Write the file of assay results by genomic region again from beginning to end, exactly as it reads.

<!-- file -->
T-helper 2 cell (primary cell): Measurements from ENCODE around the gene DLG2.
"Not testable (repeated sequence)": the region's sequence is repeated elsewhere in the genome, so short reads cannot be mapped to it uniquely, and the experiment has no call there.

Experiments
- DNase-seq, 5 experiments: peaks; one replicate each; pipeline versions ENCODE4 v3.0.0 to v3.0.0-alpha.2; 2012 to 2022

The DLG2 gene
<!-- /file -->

T-helper 2 cell (primary cell): Measurements from ENCODE around the gene DLG2.
"Not testable (repeated sequence)": the region's sequence is repeated elsewhere in the genome, so short reads cannot be mapped to it uniquely, and the experiment has no call there.

Experiments
- DNase-seq, 5 experiments: peaks; one replicate each; pipeline versions ENCODE4 v3.0.0 to v3.0.0-alpha.2; 2012 to 2022

The DLG2 gene